High energy physics experiments such as the Large Hadron Collider (LHC) experiments at CERN rely heavily on so called “Monte Carlo (MC) Simulations” to achieve their physics research goals. MC simulations mimic in a computer program the initial collision of particles in a high energy physics collider and their subsequent response inside a physics detector.
LHC experiments use a distributed computing environment of up to 500.000 computing cores and several exa-bytes of disk and tape storage for its data processing and the vast majority of the available CPU power (70 - 80 %) is used for MC simulations. Recently the provisioning of compute accelerators, such as General Purpose Graphics Processing Units (GPUs), has become popular in this computing infrastructure in addition to classical x86 Intel CPUs.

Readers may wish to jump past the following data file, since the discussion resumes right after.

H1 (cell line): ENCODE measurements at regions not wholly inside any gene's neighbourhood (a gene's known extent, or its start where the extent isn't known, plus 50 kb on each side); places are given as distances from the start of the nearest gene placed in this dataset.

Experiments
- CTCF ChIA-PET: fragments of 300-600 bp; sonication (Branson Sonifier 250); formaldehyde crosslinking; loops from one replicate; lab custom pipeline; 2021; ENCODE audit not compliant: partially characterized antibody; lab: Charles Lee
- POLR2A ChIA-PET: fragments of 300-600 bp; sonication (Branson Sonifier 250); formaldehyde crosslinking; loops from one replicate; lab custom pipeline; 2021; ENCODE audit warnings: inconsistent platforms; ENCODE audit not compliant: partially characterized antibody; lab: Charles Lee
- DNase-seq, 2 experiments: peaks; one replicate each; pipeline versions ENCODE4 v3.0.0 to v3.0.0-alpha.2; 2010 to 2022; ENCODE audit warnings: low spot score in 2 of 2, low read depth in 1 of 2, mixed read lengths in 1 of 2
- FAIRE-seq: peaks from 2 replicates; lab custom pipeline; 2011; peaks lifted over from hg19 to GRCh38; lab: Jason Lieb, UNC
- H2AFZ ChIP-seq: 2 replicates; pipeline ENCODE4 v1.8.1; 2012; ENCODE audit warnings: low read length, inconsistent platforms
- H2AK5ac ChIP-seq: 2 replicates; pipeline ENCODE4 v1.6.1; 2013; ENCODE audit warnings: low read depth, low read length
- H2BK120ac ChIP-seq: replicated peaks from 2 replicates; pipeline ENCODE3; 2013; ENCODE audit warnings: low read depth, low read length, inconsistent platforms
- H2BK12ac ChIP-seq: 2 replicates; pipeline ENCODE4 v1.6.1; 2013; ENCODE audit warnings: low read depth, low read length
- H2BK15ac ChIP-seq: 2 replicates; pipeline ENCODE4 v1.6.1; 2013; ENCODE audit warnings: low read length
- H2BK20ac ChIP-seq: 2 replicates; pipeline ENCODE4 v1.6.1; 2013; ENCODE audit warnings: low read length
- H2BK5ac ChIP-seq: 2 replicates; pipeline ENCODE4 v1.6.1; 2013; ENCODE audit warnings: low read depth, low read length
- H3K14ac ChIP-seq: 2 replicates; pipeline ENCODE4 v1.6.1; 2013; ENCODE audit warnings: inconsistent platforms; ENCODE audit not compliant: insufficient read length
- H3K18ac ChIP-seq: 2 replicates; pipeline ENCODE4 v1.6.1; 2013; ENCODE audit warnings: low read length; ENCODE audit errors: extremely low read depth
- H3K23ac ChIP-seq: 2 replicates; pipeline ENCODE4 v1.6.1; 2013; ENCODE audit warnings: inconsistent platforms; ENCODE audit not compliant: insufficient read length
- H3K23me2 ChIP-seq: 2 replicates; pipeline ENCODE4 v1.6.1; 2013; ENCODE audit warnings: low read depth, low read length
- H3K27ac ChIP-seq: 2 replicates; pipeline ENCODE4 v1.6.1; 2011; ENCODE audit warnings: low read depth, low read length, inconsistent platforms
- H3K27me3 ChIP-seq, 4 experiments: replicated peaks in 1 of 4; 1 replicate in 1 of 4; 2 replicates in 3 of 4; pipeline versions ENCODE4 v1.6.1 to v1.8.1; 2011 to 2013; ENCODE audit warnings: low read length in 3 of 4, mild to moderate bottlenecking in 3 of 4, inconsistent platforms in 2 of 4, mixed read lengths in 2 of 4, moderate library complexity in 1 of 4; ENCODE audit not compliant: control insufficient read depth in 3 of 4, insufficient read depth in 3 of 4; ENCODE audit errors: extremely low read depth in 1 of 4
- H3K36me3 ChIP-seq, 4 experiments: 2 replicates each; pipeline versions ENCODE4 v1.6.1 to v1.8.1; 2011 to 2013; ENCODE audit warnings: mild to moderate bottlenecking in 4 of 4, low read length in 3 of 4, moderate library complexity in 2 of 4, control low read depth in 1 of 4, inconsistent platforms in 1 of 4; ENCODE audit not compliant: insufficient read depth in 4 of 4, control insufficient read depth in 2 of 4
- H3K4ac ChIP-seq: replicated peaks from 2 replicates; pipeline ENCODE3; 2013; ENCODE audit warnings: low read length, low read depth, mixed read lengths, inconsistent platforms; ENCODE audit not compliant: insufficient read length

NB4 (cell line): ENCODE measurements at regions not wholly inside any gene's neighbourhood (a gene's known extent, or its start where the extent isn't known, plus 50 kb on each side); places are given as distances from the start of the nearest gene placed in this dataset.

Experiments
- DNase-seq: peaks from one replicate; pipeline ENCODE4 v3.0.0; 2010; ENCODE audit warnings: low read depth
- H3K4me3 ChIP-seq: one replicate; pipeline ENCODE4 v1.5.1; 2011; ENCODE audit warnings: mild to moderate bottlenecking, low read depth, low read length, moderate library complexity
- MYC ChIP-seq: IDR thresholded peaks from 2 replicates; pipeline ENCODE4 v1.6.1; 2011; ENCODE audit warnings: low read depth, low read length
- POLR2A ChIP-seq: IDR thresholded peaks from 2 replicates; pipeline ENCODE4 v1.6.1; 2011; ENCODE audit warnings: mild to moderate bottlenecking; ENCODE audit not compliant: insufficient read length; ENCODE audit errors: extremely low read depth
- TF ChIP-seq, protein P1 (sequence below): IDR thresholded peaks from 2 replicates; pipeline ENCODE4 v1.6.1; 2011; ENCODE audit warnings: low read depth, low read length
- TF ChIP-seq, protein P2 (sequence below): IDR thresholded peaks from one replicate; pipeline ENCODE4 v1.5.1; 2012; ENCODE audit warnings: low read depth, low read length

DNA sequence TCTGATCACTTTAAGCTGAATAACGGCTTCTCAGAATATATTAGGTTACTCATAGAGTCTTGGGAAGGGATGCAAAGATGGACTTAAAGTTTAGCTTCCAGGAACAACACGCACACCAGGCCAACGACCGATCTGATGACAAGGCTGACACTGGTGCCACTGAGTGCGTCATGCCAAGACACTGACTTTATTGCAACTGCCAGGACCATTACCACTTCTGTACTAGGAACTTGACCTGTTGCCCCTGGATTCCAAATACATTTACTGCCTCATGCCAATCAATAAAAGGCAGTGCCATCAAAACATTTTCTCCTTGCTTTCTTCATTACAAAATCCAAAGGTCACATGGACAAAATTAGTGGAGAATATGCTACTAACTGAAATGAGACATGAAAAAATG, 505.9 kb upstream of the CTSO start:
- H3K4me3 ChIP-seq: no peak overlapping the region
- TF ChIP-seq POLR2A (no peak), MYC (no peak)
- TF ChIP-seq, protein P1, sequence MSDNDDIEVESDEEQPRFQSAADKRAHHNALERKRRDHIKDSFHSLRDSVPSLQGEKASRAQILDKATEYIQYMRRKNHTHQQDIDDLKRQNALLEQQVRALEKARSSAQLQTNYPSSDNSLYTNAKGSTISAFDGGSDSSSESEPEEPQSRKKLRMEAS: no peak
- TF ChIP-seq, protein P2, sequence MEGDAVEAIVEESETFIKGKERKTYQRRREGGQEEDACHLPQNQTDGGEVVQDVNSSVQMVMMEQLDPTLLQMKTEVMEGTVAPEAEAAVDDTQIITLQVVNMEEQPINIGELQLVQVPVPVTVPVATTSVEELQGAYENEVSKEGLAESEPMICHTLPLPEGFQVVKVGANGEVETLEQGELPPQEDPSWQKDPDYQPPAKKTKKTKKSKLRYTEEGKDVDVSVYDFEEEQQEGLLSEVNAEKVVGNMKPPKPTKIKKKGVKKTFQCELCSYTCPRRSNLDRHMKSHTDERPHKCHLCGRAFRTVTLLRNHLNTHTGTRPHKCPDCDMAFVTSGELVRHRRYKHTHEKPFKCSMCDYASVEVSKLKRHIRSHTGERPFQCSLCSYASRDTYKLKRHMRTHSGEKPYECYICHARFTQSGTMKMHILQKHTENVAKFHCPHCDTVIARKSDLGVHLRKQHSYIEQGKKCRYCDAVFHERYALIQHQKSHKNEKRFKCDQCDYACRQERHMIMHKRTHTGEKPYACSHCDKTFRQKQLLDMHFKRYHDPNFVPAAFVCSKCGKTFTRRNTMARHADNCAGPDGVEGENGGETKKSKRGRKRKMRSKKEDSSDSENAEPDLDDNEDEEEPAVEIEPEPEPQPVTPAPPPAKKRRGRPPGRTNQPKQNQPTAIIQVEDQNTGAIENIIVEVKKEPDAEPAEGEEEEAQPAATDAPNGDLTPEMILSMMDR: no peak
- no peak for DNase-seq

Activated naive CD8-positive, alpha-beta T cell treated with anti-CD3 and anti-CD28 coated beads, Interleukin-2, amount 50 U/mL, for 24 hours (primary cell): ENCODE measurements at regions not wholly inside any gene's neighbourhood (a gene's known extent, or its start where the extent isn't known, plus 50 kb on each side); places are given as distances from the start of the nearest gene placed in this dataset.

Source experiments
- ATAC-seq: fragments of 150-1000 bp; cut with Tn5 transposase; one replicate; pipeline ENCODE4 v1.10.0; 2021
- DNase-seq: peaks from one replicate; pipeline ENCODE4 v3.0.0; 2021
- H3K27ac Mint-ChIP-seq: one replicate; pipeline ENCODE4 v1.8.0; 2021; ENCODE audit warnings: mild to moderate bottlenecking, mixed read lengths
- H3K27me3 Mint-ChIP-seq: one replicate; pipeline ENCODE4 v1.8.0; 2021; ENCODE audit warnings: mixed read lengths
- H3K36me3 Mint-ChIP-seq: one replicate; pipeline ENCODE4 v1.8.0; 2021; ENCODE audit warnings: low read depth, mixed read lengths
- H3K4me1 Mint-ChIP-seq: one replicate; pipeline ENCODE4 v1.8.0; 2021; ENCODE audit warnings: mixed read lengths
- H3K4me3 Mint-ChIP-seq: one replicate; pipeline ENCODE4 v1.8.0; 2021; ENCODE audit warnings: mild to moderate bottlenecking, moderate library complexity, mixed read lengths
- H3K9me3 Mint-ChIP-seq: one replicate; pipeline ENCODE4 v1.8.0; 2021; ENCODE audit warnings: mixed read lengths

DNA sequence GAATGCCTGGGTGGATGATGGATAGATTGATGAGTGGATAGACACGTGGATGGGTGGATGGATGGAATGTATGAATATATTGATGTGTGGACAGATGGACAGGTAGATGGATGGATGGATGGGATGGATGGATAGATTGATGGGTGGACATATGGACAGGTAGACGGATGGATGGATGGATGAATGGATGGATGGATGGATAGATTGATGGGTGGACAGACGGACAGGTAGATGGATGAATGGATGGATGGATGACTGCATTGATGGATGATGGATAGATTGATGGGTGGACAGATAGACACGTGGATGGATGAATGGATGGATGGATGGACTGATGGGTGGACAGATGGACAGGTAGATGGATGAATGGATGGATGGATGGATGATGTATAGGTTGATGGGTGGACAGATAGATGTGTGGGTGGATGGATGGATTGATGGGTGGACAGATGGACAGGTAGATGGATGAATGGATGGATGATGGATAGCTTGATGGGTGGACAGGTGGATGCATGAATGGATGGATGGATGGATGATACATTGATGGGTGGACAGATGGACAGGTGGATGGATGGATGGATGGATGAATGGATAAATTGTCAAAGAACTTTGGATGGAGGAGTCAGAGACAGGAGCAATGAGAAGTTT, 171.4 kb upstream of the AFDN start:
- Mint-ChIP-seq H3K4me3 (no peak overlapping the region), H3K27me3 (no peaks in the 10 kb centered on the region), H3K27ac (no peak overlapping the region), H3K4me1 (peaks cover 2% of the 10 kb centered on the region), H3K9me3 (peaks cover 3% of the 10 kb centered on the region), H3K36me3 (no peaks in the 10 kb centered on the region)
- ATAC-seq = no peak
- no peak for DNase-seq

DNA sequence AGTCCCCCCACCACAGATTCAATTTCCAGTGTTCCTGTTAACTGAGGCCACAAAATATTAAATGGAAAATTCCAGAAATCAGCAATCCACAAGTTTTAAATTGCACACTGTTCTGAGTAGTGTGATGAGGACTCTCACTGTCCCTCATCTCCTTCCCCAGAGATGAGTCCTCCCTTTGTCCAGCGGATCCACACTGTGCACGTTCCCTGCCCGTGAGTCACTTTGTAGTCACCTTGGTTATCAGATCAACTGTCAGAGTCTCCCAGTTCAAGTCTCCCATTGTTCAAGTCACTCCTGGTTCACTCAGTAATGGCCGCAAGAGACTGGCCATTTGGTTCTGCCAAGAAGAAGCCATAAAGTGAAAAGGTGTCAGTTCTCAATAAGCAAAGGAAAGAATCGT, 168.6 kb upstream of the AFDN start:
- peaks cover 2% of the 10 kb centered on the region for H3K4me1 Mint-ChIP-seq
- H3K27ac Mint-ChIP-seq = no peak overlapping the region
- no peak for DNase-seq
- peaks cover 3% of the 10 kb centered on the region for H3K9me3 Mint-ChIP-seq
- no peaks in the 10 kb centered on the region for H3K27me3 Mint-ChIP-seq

Looking at the workflow of a simulation program, the very first step of it is the so called “event generation” where the initial collision of the particles in the collider is simulated. These event generators are historically written for classical x86 intel compatible architectures. With the shift of the distributed computing environment towards GPUs it is essential to make MC Generators also fit for use on those architectures.
The student will work with one of the most utilised MC Generators, called Madgraph. The tasks to be executed include
The deliverable of the project is a performance study of the Madgraph5 event generator showing hotspots in the CPU consumption during the execution. One or several of those hotspots shall be implemented on an accelerator device and integrated into the overall program workflow.
We’re seeking a candidate proficient in Python and C. Knowledge in GPU programming (preferably Cuda) and performance measurement tools is advantageous.